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Yin Fire Scenarios (Li Dong-Yuan; Li Gao)


#1

I’ve been on a self-constructed formula for one month now. I’m at a point where I would appreciate some guidance in regards to recent changes in my health. Here’s some back-story:

For three years going, I have had regular liver-spleen disharmony (wood invading earth) with marked spleen deficiency and liver stagnation. For quite some time I’ve had diarrhea, fatigue, weight loss, and many other bowel issues (leaky gut). I have from time to time moderate blood deficiency, with simultaneous heat and cold. My liver has a history of assailing the heart spirit (I’ve had some pretty scary cardiac issues in the past, but have since calmed down significantly). My disease is long past the invasion and assimilation phase; it’s developed into a knotty, repurcussive, stubborn condition–an Yin fire scenario.

I’ve experienced a huge variety of ailments and symptoms since autoimmune onset. For the sake of efficiency I’ll mention the symptoms experienced in relation to certain time periods, mentioned later (scroll down).

I’m on a strict diet regimen of only select vegetables, fruits, cooking oils, meats, fish, and fermented products. I eat absolutely no processed foods, grains (including rice), or added sugars (beyond field honey). I cook every meal, peel the skin of every fruit and vegetable, eat only grass-fed meats, and organic produce. I ferment my own coconut water kefir, yogurt, and sauerkraut. I’m basically a homesteader! I’ve been eating this way for almost a year, but still have regular gut issues–mainly bloating (inflammation) and lots of foul-smelling gas. My dysbiosis is a serious issue, and this formula was planned to tackle this head-on.

One month ago I began a self-constructed decoction targeted to (1) supplement and boost the spleen, clear heat and drain fire–downbear turbid; upbear clear; (2) release exterior (anti-Gu: I have moderate-severe tested and diagnosed gut dysbiosis–I can provide these results on request if need be), dredge the liver; (3) dry dampness, resolve phlegm; (4) rectify the qi (primarily yang), counter ascending yang (assailing my lungs–I have thyroid disease so this entails a lot of inflammation, constriction, moodiness, heat, neurological dysfunction), nourish blood, warm the center, and calm the shen (anxiety)–respectively. The following prescription did the trick, with items that varied often indicated with a ** (for the first 3 weeks, keep in mind this has varied slightly over this period from day-to-day and I’ve kept records of these variations and my symptoms):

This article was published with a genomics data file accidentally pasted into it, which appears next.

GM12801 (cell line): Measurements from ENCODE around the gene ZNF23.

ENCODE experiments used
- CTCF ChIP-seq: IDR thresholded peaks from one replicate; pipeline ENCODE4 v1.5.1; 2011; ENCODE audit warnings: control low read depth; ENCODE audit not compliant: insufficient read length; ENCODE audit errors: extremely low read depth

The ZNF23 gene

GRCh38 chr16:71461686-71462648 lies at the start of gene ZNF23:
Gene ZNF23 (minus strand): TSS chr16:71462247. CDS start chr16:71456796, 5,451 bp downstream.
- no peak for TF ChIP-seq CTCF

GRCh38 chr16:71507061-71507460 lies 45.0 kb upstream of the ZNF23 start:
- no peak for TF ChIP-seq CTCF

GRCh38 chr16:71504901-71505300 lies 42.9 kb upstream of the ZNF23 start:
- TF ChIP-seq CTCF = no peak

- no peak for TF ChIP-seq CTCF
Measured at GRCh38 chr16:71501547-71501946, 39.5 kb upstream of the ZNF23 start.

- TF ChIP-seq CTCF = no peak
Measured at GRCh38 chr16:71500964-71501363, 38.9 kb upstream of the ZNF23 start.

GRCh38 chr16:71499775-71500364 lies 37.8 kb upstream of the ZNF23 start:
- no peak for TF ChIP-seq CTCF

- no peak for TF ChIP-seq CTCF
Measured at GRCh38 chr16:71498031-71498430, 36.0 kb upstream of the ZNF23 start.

Tier ONE (supplement spleen, clear heat, etc.):

Bai Zhu (Chao) 9 g
Yi YI Ren 12 g
Dang Shen 12 g
Jiang Huang 9 g
Huang Qin 6 g**
Mu Xiang 3 g**
Gan Cao (Zhi) 3 g

Tier TWO (release exterior–kill Gu, dredge liver):

Chai Hu 9 g
Bai Shao 9 g**
Ge Gen 6 g**
Qing Hao 6 g
Fei Zi 9 g**
Wu Mei 9 g
Shi Jun Zi 12 g
Bing Lang 12 g
Huang Lian 9 g
Zi Su Ye 9 g
Niu Zhi (You) 9 drops
Olive Leaf Extract 1 cap

Tier THREE (dry dampness, resolve phlegm):

Zhi Shi 9 g**
Chen Pi 9 g**
Cang Zhu 4.5 g**

Tier FOUR (everything else):

Gan Jiang 6 g**
Ding Xiang 3 g
Bo He 3 g

(On a few occasions I used Ban Xia, Da Huang, and Mu Xiang circumstantially).